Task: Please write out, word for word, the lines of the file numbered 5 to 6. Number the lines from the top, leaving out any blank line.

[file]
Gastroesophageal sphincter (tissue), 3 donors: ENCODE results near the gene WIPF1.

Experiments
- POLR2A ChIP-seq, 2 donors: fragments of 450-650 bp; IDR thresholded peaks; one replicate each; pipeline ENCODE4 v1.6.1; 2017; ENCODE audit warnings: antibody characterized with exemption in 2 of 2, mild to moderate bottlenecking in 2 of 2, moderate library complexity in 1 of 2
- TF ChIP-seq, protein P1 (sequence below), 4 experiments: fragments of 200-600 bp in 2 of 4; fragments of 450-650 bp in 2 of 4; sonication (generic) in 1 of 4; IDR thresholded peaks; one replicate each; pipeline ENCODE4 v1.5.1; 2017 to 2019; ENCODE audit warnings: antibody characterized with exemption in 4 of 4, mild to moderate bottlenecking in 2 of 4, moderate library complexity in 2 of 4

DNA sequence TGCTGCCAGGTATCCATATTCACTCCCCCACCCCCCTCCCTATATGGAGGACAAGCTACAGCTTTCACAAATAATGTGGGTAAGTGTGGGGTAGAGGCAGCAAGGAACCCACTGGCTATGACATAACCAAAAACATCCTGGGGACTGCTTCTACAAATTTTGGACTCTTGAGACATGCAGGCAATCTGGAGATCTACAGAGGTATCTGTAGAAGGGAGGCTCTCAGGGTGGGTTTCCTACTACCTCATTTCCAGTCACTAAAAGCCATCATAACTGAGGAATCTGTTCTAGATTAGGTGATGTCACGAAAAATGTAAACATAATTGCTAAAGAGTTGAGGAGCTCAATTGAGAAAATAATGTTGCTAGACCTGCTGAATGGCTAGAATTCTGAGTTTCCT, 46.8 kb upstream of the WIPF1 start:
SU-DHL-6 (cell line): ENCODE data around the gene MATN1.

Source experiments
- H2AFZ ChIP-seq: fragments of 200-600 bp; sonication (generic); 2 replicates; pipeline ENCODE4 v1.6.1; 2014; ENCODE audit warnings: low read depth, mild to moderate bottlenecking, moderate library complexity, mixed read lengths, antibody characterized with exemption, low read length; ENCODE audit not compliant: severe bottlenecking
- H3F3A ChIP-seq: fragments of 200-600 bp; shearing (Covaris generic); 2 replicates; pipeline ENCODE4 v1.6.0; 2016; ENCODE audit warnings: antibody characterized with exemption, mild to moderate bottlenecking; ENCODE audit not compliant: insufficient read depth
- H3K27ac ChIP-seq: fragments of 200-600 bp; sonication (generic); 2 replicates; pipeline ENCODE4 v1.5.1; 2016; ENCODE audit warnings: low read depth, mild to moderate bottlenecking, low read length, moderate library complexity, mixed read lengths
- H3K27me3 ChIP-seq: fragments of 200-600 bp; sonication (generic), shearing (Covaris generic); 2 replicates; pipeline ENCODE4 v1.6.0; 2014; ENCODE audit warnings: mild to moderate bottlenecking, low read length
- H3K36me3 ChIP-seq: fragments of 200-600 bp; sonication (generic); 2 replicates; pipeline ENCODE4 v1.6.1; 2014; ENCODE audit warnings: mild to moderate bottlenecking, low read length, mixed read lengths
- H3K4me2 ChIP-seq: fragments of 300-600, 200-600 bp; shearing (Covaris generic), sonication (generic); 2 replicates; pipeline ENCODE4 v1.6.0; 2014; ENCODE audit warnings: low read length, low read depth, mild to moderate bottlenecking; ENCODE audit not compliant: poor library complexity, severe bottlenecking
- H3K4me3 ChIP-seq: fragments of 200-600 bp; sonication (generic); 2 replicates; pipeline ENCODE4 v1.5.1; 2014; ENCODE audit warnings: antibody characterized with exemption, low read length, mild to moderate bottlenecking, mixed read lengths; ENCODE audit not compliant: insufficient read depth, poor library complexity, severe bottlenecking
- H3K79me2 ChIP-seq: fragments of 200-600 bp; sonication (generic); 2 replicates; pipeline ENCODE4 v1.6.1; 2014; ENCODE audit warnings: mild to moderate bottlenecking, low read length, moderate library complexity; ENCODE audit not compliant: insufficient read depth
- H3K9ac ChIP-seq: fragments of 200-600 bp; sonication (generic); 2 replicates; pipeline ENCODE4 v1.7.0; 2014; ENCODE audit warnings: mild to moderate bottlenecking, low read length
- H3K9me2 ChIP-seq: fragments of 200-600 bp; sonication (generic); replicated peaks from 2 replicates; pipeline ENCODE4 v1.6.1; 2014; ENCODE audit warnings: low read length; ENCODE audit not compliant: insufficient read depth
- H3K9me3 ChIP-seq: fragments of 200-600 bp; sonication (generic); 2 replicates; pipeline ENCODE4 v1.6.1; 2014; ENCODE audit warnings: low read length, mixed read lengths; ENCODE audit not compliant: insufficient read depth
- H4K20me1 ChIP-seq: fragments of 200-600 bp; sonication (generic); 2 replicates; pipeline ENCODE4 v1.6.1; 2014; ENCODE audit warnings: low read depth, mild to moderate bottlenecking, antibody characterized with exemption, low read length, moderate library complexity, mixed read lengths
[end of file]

DNA sequence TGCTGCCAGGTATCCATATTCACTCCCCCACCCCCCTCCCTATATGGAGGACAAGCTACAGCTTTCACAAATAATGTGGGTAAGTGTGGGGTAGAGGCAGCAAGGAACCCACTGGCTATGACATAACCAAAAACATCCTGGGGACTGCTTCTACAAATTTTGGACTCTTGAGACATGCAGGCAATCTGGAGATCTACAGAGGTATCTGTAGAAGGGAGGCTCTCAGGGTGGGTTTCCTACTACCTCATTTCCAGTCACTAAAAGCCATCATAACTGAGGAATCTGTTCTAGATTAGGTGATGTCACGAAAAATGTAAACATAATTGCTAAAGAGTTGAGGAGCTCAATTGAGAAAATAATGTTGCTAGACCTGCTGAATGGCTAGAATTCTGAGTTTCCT, 46.8 kb upstream of the WIPF1 start:
SU-DHL-6 (cell line): ENCODE data around the gene MATN1.